Last Friday night, Heather MacDonald's girlfriends in Santa Clarita treated her to the hottest spot in town to celebrate her Sweet Sixteen.
A rock 'n' roll club? No.
A restaurant hangout? No.
A roller-skating rink? No.
They went bowling.
"This is a boring place," said Jodi Peck, 15. "There's nothing else to do."
In Santa Clarita, a lot of the kids on the block are bored. Although the town's growth has accelerated in the last decade, activities for the teen-age population have not kept pace. And now, teen-agers maintain, the grown-ups are trying to make things even worse with a curfew.
"We're not little children," said Lori Day, 15, referring to the proposal for a 10 p.m. curfew to be taken up Wednesday by the Santa Clarita City Council. "We're not doing drugs; we're just doing McDonald's."
Lori spoke in the parking lot of McDonald's, where adolescents congregate on Friday and Saturday nights to plan the evening's agenda. The police say teen-agers make too much noise, prompting on weekend nights an average of four calls an hour from irate residents. The teen-agers say they don't make trouble and need some outlet to compensate for their limited options.
City officials sympathize.
"It's very limited in this area," said Johnathan Skinner, recreational coordinator for Santa Clarita. "Magic Mountain gets stale after a while."
Added Cecilia Foley, recreation superintendent: "The resources for teen activities are just not up to standard."
Even some parents stick up for teen-age rights. "The community needs to look at what's going on," said Richard MacDonald, 44, Heather's father. "There are a lot of people who want to leave Santa Clarita just the way it is."
"Yeah, boring," interrupted Dani Martin, 17.
One by one, the teen-agers criticize all the old alternatives for weekend entertainment.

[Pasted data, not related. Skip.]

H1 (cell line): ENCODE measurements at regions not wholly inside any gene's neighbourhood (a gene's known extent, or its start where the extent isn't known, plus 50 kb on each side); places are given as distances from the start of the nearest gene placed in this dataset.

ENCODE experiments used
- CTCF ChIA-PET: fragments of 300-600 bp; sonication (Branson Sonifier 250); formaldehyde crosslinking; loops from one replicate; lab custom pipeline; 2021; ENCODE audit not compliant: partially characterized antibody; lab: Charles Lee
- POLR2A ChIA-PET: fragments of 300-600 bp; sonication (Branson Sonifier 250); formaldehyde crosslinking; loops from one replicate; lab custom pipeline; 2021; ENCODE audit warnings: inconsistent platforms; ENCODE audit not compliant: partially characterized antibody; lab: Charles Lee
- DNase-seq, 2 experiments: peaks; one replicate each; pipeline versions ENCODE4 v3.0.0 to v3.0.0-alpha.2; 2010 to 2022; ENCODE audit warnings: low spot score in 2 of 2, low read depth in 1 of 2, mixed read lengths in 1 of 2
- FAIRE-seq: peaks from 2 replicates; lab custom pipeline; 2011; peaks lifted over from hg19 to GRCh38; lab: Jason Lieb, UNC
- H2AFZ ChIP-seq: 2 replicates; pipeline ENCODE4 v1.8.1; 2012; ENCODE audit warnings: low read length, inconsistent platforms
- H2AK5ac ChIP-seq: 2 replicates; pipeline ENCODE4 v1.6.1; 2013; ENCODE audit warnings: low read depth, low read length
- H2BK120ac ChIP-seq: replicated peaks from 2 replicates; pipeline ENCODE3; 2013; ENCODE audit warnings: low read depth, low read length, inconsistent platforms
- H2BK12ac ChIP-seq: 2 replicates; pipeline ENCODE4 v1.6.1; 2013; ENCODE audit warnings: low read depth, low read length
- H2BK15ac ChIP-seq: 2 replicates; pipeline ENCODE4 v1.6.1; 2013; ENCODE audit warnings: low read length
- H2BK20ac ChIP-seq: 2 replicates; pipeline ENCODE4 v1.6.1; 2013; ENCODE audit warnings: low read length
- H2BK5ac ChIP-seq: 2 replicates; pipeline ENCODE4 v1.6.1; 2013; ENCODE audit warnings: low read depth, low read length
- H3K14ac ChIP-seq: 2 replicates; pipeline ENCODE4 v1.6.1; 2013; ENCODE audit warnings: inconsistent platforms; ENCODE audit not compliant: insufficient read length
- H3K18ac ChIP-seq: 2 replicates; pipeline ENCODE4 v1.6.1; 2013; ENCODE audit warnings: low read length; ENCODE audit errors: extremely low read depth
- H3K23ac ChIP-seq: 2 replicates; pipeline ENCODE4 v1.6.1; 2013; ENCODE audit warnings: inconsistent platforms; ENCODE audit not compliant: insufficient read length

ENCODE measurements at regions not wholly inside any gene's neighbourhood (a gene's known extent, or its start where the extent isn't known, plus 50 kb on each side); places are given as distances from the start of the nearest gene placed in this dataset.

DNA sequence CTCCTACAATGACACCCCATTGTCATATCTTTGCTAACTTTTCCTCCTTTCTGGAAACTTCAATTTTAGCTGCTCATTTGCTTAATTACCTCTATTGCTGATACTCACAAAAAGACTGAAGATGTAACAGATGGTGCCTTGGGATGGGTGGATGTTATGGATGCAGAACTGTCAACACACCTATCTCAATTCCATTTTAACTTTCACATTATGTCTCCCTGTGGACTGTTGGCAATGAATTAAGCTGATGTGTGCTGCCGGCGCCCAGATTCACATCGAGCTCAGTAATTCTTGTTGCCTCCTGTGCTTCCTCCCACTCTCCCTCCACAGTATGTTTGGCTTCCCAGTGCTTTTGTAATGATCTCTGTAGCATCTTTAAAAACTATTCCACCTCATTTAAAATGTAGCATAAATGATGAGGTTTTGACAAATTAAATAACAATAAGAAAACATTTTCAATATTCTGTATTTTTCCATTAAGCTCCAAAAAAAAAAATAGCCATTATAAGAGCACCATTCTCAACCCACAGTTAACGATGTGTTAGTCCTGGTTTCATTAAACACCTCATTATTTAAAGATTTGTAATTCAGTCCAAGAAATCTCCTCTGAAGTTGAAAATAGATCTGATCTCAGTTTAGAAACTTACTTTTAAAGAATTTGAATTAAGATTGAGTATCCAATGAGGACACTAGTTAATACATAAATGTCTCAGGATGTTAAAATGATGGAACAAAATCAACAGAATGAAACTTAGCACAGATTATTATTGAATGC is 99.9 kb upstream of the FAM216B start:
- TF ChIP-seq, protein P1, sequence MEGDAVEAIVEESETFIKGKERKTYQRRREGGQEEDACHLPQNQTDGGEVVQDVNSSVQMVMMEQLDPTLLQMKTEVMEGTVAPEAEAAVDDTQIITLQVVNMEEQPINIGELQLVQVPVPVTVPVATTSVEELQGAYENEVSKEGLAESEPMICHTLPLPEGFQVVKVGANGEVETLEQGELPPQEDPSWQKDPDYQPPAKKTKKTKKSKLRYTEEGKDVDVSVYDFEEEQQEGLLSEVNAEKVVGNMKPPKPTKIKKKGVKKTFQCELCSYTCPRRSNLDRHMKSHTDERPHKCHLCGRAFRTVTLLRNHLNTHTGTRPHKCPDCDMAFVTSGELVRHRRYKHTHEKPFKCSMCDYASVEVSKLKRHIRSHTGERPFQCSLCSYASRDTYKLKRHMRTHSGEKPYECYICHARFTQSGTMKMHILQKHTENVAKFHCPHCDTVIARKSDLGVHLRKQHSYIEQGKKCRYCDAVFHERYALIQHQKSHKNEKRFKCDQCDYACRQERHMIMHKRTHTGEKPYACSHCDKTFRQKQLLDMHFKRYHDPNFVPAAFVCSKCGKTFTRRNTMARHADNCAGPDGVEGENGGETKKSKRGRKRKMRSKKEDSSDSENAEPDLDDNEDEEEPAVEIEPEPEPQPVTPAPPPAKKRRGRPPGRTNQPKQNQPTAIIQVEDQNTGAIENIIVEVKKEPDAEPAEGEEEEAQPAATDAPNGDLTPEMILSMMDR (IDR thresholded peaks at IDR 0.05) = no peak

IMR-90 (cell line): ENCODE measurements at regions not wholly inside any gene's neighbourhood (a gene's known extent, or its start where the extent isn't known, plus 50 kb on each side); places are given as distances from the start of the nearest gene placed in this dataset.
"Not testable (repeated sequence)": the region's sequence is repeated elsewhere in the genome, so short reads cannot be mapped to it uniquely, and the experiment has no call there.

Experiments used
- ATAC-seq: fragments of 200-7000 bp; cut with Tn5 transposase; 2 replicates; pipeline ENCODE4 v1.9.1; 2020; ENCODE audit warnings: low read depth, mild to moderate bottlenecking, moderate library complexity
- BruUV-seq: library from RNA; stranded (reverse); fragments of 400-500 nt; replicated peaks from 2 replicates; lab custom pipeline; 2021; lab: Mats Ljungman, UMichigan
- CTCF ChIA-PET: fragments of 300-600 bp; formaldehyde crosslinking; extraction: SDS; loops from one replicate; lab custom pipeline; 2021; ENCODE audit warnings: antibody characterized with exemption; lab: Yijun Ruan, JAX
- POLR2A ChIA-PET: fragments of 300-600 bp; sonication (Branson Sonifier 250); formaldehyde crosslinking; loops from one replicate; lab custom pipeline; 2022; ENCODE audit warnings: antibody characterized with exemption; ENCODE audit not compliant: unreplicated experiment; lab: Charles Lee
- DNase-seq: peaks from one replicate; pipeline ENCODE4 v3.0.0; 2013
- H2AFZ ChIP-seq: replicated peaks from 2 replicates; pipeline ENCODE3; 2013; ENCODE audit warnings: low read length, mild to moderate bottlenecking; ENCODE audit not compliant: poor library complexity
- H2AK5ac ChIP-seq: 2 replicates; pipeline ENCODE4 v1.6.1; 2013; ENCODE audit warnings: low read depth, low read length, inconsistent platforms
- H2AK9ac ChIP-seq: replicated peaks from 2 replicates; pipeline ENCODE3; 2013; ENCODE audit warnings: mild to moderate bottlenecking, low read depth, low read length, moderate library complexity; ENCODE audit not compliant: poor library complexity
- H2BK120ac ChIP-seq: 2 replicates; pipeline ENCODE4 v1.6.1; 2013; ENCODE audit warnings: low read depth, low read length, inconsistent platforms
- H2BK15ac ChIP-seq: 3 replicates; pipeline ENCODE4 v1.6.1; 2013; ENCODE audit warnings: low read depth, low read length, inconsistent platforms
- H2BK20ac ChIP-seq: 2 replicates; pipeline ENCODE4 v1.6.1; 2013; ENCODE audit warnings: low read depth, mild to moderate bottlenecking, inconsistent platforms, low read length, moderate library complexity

Movies: Too expensive. Malls: They close early. And the new offerings, such as the roller-skating rink scheduled to open this spring, receive the same scrutiny.
"That's for 10-year-olds," Dani said.
The teen-agers have their own ideas. Most frequently mentioned is their desire for a dance club where, for a moderate cover charge, they could mingle with teen-agers from Canyon Country and Saugus. And McDonald's doesn't exactly qualify as their ideal vision of a local restaurant hangout.
"We need somewhere where you could socialize in a restaurant and not hang outside in a parking lot," Lori said. "You know, someplace where you wouldn't get booted out for not eating something."
There is another option--change valleys. Many drive to the San Fernando Valley, either to cruise the streets or use a fake identification card to sneak into North Hollywood's FM Station or other music clubs. But that, too, has a catch.
"If you got the gas money, you can get down to the Valley," said Bunky Wright, 17. "But who's got the gas money all the time?" And not everyone has a car.
Skinner said the city is trying to find activities for its youth. Besides its normal agenda of classes--karate, street dancing, modeling, among others--Santa Clarita will sponsor "The Teen Festival" on April 20, featuring intramural sports and information on job opportunities for the summer and after graduation.
Teen-agers don't view that as much of an answer. "We do all that work in school all week," Dani said. "We surely don't want to do that stuff on weekends."
Added Jodi Olsby, 15: "That's for brainers."
Jodi and her friends prefer parties, and they have specific guidelines for them, as well:
"No board games," said Lori.
"No charades," said Jodi.
"No milk and cookies," said Dani.
Like many Santa Clarita teen-agers who meet at McDonald's, they search for the big party in town--the one sure to draw students from Saugus and Canyon Country too. The more kids, the better. Last Saturday night, the big party in town drew about 200 people to a two-story, middle-class Santa Clarita house, just east of Bouquet Canyon.
Inviting friends to his 14th-birthday party, Jeremy printed about two dozen flyers and circulated them at Saugus High School. Almost immediately, the word spread, and most of the teen-agers who showed up Saturday night didn't know Jeremy, and didn't care. "It's a party," said one youth. "Doesn't matter where it is."
To the police, it does. Shortly before 9 p.m., a caravan of five police vehicles circled the house.
"The party's over," said a Los Angeles County sheriff's deputy over his megaphone. "Get in your vehicles and go home."
The teen-agers ignored him. They filed quickly into the house, and went on with their fun. Cartons of pizza and cans of Coke stacked the floor--there was little alcohol in sight. "That's because the father was home," one police officer said later.
As rap music played in the background, the kids mingled, cigarettes dangling from their hands. A few danced. A few complained about the cops.